Who doesn’t love getting their nails done? Whether it’s a manicure or pedicure, sitting in a nail salon getting pampered is one of our favorite ways to relax and indulge. But how do you know if a nail salon is safe and clean before you book your appointment or stop in? We sat down with Vivian Xue, CEO and Founder of Pamper Nail Gallery to find out her tips and tricks for staying clean and healthy while you’re pampered.  

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Answers from Vivian Xue, CEO and Founder of Pamper Nail Gallery


How can consumers monitor safe practices at their local nail salon?

Observe the salon’s hygiene practices and ask how often they clean their implements. Hygienic salons will always use a set of freshly sanitized and sealed implements (nippers, pusher, clippers) for each service. Implement pouches should be opened in front of you. If the salon grabs these implements from containers (even if they are labeled “clean/sanitized”), it’s likely the implements were not sanitized exclusively for your use. Hygienic salons will never reuse files, buffers, pumices, and other disposable items. Avoid salons that wash and reuse their files. Be extremely wary of salons that do not turn away clients with fungal infections. Fungal infections and even bacterial infections of the nail can easily spread through contact.


Can you explain the difference between types of acrylic and substances like MMA?

There is only one type of acrylic, and it comes in all kinds of colors – from clear to every color in the rainbow and beyond. Acrylic consists of a polymer powder and a monomer liquid. In the case of nails, salons should be using a monomer liquid called EMA, not the FDA-banned MMA.


MMA originated in the dental industry for making crowns and bridges, and it is also used as bone cement by orthopedic surgeons during joint replacement procedures. Both EMA and MMA liquids look exactly the same–they are purple tinted and don’t smell great. Acrylic has caught a bad reputation, due to the usage of MMA. Ask the salon what acrylic system is used and do research to ensure it is a reputable brand.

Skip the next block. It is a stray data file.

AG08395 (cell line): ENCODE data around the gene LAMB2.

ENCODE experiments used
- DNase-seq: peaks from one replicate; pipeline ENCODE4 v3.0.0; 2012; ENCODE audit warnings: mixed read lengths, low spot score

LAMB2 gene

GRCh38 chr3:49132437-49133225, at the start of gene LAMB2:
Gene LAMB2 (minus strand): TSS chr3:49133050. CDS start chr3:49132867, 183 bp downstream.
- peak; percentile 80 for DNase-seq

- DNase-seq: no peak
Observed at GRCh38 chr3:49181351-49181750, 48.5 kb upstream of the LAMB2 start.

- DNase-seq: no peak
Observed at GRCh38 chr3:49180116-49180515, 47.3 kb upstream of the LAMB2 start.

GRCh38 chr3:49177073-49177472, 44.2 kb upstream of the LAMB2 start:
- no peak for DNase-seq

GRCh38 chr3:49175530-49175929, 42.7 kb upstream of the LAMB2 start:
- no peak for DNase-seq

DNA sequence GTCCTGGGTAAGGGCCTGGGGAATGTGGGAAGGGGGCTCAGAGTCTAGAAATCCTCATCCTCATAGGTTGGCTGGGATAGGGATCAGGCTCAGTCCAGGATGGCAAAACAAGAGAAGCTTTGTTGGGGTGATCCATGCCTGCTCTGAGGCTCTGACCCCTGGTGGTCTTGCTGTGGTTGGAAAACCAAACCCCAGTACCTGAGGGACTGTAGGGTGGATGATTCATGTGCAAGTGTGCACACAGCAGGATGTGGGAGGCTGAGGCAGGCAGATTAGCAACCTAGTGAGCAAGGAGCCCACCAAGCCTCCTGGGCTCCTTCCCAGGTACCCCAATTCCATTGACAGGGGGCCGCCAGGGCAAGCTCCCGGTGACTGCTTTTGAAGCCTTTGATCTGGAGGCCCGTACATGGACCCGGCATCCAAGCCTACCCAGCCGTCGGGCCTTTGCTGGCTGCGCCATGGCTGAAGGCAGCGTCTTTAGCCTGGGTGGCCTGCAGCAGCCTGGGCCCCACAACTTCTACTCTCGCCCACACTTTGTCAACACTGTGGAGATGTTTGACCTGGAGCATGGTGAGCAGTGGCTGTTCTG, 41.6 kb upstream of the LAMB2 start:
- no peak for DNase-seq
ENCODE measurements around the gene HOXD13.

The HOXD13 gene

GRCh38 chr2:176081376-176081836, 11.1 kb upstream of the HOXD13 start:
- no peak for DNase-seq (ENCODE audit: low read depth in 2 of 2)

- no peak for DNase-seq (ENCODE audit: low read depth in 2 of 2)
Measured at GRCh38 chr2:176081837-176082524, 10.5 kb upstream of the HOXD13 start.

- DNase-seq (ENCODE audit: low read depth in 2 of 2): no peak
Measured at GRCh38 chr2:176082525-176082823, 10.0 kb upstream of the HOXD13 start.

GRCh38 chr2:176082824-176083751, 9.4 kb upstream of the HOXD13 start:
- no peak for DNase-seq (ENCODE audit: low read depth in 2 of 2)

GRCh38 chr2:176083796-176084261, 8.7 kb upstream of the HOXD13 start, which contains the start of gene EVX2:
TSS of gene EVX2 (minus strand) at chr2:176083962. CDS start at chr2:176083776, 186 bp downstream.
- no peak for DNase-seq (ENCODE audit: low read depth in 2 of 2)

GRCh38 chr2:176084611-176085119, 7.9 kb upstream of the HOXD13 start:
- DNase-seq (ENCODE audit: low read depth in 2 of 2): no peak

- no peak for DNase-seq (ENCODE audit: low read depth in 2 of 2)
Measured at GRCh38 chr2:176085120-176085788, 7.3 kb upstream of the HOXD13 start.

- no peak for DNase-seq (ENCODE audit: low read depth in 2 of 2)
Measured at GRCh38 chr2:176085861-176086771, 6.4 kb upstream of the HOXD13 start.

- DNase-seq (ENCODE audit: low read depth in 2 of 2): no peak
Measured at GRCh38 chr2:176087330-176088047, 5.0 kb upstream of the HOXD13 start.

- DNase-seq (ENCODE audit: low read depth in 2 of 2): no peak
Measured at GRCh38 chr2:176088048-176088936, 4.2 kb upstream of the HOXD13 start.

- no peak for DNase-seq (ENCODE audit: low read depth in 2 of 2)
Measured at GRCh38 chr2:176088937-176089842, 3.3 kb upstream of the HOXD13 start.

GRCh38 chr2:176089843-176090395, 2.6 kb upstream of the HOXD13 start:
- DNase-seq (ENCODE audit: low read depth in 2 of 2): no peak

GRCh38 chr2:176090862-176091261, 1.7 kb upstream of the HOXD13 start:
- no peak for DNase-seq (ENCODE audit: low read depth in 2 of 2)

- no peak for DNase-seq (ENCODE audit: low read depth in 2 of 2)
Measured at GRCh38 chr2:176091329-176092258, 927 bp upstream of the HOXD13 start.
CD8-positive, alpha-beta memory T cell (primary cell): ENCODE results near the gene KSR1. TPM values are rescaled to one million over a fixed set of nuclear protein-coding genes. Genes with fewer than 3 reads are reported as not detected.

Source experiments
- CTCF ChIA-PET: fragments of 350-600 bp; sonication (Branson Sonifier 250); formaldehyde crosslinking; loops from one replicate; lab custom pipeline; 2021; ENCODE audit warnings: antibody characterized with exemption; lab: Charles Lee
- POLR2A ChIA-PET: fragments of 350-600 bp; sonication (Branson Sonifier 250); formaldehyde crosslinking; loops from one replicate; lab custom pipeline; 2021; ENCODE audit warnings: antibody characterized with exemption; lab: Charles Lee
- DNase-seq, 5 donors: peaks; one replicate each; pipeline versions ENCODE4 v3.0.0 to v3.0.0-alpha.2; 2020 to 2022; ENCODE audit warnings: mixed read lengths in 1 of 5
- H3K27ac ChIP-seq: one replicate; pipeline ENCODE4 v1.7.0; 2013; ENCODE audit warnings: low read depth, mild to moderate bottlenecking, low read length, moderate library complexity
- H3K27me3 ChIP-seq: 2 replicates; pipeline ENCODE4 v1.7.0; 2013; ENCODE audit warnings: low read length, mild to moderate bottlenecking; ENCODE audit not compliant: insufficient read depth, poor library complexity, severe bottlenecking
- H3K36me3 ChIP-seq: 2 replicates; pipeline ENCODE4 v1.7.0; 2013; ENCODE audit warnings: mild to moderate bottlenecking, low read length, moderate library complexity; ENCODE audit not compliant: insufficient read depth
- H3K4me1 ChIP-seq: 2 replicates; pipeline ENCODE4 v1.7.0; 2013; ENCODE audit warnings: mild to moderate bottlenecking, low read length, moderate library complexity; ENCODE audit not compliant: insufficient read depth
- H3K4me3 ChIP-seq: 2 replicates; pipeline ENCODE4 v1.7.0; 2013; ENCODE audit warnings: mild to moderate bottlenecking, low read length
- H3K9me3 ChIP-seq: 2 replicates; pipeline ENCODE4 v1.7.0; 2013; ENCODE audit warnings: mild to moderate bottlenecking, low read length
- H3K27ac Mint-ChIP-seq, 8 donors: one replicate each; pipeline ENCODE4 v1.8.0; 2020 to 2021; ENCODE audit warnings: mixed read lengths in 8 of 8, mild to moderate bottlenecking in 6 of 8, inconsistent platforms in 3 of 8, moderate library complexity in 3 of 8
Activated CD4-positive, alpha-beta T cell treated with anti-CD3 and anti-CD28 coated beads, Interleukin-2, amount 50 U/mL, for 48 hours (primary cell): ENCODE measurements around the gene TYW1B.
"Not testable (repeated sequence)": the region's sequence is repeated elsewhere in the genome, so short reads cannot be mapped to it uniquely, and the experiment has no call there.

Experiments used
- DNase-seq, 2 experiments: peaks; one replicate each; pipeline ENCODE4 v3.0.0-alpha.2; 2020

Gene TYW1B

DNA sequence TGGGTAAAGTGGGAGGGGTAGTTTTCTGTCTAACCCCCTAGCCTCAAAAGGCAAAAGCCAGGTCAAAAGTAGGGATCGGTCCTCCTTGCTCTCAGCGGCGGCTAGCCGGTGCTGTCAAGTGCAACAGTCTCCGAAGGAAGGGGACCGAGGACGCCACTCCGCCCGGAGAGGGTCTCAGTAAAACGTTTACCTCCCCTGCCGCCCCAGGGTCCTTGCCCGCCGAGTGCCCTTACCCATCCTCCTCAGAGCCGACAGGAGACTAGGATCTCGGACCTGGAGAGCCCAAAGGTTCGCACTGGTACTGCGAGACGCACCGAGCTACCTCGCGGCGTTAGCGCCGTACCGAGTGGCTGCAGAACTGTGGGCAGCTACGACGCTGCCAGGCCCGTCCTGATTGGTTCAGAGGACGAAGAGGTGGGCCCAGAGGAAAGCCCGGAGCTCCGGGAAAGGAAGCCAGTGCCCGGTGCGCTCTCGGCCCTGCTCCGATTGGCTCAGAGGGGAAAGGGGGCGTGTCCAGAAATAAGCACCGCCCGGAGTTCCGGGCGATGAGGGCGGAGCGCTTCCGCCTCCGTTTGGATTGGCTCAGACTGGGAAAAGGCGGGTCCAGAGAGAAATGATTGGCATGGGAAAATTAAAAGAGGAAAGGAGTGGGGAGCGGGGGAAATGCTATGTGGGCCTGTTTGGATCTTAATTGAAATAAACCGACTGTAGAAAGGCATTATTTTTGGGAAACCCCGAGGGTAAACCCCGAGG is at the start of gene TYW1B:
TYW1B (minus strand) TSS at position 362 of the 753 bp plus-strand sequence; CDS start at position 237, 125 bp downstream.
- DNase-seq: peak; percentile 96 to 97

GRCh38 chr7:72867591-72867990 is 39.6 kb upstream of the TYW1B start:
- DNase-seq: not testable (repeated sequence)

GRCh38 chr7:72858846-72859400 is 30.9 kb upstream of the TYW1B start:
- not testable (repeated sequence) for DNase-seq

Why MMA is bad for nails:

  1. MMA doesn’t bond to natural nails well, so the nail tech is forced to etch deep grooves in the nail bed to make sure the acrylics don’t “pop off”.
  2. MMA is bone cement, so when it actually sets, it’s much harder to remove from the natural nail than EMA, and may cause damage to the nail during the removal process.
  3. Per the FDA, it causes adverse skin reactions. Unusually high amounts of women were developing allergies to acrylic by way of excessive exposure to MMA. This includes skin rashes, blistering, and other symptoms.


What recommendations do you have for consumers who want to make sure their nail

salons are safe environments?

Ask questions before your first visit and gather as much information as possible. Supply costs can be quite high in order to run a hygienic salon. Be wary of discount salons. You get what you pay for and low priced salons are extremely likely to be cutting corners on supply costs by reusing implements, files, or using MMA instead of EMA. Be wary of extremely fast services as well. Properly removing acrylics or gels can take a lot longer than just ripping them off natural nail beds. If the salon does express removals, it’s a red flag that the health of your natural nails is not a priority to them.

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